A report revealed by the Ministry of Justice has shown that the number of Claims Management Companies (CMCs) authorised to deal with personal injury claims has dropped substantially over the past year, from approximately 2,435 firms in 2012, to a figure of around 1,700 as of June 2013.
The report concludes that the reason for the reduction has been the ban on referral fees, paid by solicitors to insurers for passing on cases, implemented as part of the Legal Aid Sentencing and Punishment of Offenders Act (LASPO) in April of this year.
The figures were included in last week’s Annual Report of the Claims Management Regulation Unit, (view here) based at the Ministry of Justice, and is responsible for regulating those companies which advertise directly for claims and handle them on behalf of people pursuing, amongst other things, compensation for injuries. The Claims Management Regulator anticipates that the Personal Injury Sector will continue to contract significantly throughout the remainder of 2013, with those CMCs unable to adapt their business models and acclimatise to the new landscape, leaving the market.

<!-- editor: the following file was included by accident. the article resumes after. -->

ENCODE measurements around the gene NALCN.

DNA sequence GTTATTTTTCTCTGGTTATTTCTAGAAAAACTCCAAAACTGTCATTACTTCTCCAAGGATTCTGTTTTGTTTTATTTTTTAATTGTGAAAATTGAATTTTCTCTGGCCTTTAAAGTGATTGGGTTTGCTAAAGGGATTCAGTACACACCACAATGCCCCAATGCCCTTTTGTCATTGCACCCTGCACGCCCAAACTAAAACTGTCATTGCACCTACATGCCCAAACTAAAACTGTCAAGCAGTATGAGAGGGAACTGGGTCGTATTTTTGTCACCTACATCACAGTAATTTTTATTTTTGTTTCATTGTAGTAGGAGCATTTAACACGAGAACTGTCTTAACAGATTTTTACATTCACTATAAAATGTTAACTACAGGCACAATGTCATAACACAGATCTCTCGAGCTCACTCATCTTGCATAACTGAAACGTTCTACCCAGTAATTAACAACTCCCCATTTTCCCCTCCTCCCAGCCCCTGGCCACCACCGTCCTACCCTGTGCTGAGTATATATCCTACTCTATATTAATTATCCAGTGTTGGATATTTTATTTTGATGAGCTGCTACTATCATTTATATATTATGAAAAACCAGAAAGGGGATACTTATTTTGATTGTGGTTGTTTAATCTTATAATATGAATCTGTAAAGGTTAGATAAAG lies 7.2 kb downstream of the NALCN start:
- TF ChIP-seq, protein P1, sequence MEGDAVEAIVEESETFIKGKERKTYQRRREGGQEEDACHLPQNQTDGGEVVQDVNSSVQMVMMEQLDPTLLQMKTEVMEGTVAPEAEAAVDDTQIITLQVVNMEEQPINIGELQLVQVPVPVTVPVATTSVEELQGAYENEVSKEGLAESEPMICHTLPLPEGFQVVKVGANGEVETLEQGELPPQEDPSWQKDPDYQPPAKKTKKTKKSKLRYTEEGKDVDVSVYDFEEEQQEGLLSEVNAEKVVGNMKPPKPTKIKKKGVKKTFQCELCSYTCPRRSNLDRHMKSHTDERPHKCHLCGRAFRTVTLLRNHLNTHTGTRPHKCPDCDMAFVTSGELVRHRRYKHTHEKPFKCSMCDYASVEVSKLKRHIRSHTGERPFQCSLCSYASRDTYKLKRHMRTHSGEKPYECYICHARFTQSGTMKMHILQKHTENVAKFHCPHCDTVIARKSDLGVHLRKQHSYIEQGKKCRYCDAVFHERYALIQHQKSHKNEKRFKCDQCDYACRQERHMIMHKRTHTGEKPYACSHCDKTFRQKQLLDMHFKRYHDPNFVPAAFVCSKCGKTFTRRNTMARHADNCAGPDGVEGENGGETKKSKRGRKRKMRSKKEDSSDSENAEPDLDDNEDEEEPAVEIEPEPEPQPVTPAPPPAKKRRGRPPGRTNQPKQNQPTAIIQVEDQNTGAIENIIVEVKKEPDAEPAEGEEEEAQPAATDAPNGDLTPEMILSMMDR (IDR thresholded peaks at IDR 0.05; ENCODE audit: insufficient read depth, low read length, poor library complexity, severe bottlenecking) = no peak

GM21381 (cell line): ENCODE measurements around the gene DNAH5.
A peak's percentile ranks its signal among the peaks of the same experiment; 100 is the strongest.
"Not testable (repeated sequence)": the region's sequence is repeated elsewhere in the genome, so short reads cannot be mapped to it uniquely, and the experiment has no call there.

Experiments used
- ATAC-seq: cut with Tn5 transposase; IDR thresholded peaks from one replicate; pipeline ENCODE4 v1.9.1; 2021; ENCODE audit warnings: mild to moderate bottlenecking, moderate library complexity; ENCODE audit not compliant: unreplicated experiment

The Unit has been enforcing the referral fee ban since April, visiting more than 450 CMCs in England and Wales and further investigating more than 140. In total there were 12,127 complaints about Claims Management Companies to the Regulator in 2012, resulting in more than 500 such companies being formally warned, suspended or having their licences revoked.